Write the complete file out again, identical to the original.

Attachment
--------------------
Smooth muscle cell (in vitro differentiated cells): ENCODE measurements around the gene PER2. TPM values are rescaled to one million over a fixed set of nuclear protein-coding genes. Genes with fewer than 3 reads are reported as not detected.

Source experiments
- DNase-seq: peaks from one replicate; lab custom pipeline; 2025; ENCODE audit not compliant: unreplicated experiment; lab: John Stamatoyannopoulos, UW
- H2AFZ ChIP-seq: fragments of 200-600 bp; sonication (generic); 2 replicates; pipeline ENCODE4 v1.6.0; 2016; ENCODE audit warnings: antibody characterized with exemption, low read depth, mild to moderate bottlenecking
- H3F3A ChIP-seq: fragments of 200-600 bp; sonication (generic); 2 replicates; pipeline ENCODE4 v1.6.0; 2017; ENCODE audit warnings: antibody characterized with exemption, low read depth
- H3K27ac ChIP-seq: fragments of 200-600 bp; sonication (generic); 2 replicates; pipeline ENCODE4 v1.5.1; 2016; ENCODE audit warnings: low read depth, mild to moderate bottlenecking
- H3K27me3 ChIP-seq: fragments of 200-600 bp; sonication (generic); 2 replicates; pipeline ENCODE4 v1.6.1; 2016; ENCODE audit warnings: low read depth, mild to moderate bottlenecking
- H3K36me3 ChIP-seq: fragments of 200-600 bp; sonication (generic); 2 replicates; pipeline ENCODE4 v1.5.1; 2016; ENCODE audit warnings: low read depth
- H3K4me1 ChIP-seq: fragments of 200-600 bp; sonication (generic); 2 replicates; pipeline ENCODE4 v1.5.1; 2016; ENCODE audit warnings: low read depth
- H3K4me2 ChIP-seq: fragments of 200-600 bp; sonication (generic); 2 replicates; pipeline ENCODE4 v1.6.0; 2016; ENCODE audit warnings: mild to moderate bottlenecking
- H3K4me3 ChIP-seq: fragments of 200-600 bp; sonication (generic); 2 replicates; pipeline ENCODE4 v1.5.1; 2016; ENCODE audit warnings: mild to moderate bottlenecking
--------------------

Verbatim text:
Smooth muscle cell (in vitro differentiated cells): ENCODE measurements around the gene PER2. TPM values are rescaled to one million over a fixed set of nuclear protein-coding genes. Genes with fewer than 3 reads are reported as not detected.

Source experiments
- DNase-seq: peaks from one replicate; lab custom pipeline; 2025; ENCODE audit not compliant: unreplicated experiment; lab: John Stamatoyannopoulos, UW
- H2AFZ ChIP-seq: fragments of 200-600 bp; sonication (generic); 2 replicates; pipeline ENCODE4 v1.6.0; 2016; ENCODE audit warnings: antibody characterized with exemption, low read depth, mild to moderate bottlenecking
- H3F3A ChIP-seq: fragments of 200-600 bp; sonication (generic); 2 replicates; pipeline ENCODE4 v1.6.0; 2017; ENCODE audit warnings: antibody characterized with exemption, low read depth
- H3K27ac ChIP-seq: fragments of 200-600 bp; sonication (generic); 2 replicates; pipeline ENCODE4 v1.5.1; 2016; ENCODE audit warnings: low read depth, mild to moderate bottlenecking
- H3K27me3 ChIP-seq: fragments of 200-600 bp; sonication (generic); 2 replicates; pipeline ENCODE4 v1.6.1; 2016; ENCODE audit warnings: low read depth, mild to moderate bottlenecking
- H3K36me3 ChIP-seq: fragments of 200-600 bp; sonication (generic); 2 replicates; pipeline ENCODE4 v1.5.1; 2016; ENCODE audit warnings: low read depth
- H3K4me1 ChIP-seq: fragments of 200-600 bp; sonication (generic); 2 replicates; pipeline ENCODE4 v1.5.1; 2016; ENCODE audit warnings: low read depth
- H3K4me2 ChIP-seq: fragments of 200-600 bp; sonication (generic); 2 replicates; pipeline ENCODE4 v1.6.0; 2016; ENCODE audit warnings: mild to moderate bottlenecking
- H3K4me3 ChIP-seq: fragments of 200-600 bp; sonication (generic); 2 replicates; pipeline ENCODE4 v1.5.1; 2016; ENCODE audit warnings: mild to moderate bottlenecking